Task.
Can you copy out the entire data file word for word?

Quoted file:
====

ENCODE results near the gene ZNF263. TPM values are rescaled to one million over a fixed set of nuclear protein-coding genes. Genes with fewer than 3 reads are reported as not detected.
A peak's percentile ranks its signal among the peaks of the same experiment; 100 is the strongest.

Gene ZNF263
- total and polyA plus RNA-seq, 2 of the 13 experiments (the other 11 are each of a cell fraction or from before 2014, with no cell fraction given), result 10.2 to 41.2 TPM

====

ENCODE results near the gene ZNF263. TPM values are rescaled to one million over a fixed set of nuclear protein-coding genes. Genes with fewer than 3 reads are reported as not detected.
A peak's percentile ranks its signal among the peaks of the same experiment; 100 is the strongest.

Gene ZNF263
- total and polyA plus RNA-seq, 2 of the 13 experiments (the other 11 are each of a cell fraction or from before 2014, with no cell fraction given), result 10.2 to 41.2 TPM